THE GIST of Editorial for UPSC Exams : 27 August 2020 Let’s Not Shut Out the Old(Indian Express)

Let’s Not Shut Out the Old(Indian Express)

Mains Paper 2:Polity 
Prelims level: Not much 
Mains level: Mechanisms, laws, institutions and Bodies constituted for the protection and betterment of these vulnerable sections


  • The most vulnerable persons during the COVID pandemic are the elderly. If infected, their odds of survival are the lowest.
  • When shut away to save them from infection, they are likely to suffer from neglect — from lack of care for other ailments, and loneliness.
  • The pandemic has highlighted humanity’s dilemmaof what to do with older people.

Elderly population:

  • Globally, the population aged 65 and over is growing faster than other age groups. Life spans are increasing with better healthcare, nutrition and sanitation.
  • In 2018, for the first time in history, people aged 65 or above outnumbered children. Children are our future, no doubt.
  • However, the changing shape of populations threatens to bankrupt economies.
  • How will fewer young people provide for the care of larger numbers of older persons if the latter no longer contribute to communities?
  • Across the rich world, nearly half of all deaths from COVID-19 have happened in care and nursing homes, even though less than 1 per cent of people live in them.
  • Countries with fewer care homes have had fewer COVID-19 deaths, all else being equal.


  • Older people want to add more life to their years, not more years to their life.
  • As well as exposing fragile business models, the pandemic has highlighted the tension between keeping old people safe and keeping them well.
  • All things must be considered before prescribing strong medicines.
  • Indeed, this is why we are so careful about testing new medicines for COVID-19 before releasing them for public use.
  • The pandemic has revealed many factors that contribute to human well-being.
  • Lockdowns — a strong medicine to prevent COVID-19 deaths — have harmed human well-being in many ways, by other medical problems that could not be attended to and even by starvation in poorer countries due to disruptions of the economy.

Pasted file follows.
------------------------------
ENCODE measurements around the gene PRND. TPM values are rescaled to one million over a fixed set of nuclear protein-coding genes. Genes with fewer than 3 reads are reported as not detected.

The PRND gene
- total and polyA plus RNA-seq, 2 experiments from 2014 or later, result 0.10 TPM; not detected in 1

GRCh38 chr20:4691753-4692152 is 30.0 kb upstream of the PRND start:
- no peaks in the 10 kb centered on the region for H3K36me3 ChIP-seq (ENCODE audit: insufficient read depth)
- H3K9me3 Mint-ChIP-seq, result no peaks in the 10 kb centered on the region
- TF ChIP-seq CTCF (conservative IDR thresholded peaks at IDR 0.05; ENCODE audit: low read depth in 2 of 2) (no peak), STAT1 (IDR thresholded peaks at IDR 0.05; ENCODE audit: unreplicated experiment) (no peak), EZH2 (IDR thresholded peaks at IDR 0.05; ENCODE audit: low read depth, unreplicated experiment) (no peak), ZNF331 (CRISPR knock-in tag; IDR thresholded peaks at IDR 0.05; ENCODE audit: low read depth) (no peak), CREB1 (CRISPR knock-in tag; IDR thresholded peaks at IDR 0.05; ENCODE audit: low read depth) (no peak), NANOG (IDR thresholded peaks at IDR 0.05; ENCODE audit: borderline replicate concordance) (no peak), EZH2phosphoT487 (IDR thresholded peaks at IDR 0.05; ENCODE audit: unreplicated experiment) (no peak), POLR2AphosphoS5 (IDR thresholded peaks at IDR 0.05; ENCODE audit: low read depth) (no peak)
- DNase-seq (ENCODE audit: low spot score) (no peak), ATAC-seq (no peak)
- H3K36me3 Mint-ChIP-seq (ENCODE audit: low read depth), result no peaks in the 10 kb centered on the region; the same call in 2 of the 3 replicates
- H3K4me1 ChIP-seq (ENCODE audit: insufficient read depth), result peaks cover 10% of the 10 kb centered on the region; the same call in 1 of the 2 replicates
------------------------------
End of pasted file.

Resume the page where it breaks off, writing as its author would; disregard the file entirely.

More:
• In India, as elsewhere, attention is focused every day on counting the deaths caused by COVID-19.
  • The other tragedies, though not counted, are visible in heart-rending images of migrants struggling to find succour, and people denied healthcare for other diseases.

Local systems solutions:

  • What we have learned from the pandemic is that local systems solutions, developed and implemented by communities, are necessary to solve complex problems.
  • Communities understand their needs and their capabilities better than experts, who are distant from them.
  • Collaboration on the ground has enabled many communities to prevent the spread of the pandemic, as well as taken care of other needs of their members.
  • In India, Kerala, with its systems of local, collaborative action, seems to have done much better than other states. Internationally, countries with strong local systems have done better.
  • Vietnam seems to have survived the pandemic better than most countries. One reason is the strength of the OPA (Older Persons’ Associations) movement which the government has supported for many years.
  • OPAs operate in all districts of the country. They are adding younger members and transforming themselves into Inter-Generational Self-Help Groups.
  • They take responsibility for the most vulnerable people in their communities — most of whom are older people.
  • They also work with local officials to improve local services and infrastructure for the benefit of the whole community.
  • They are “nodes” in networks of actors who know what is required and who can, working together, improve services for everyone.
  • The older members of these groups are proving to be valuable assets for the community.
  • Moreover, because they are active and they feel valued, they add more good life to their remaining years.


  • Older people have an invaluable role to play in our collective future. We must keep older people engaged, not shut them out to protect their bodies from the virus.
  • Unfortunately, the generic medicine of “physical distancing” to fight the pandemic has been branded as “social distancing”.
  • We need “social cohesion”, not “social distancing”, in communities, and in humanity as a whole, to fight this pandemic and also improve human well-being.

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Prelims Questions:

Q.1)With reference to the Draft e-pharmacy regulations, consider the following statements:

1. It proposed to define e-pharmacies in a way that would allow them to distribute, sell and stock medicines.
2. The proposed regulations prevent them from selling habit-forming drugs like cough syrups specified in Schedule X of the Indian drug regulations.

Which of the statements given above is/are correct?

(a) 1 only
(b) 2 only
(c) Both 1 and 2
(d) Neither 1 nor 2

Answer: C

Mains Questions:

Q.1)How COIVD 19 affected older persons? What are the steps need to be taken to resolve this?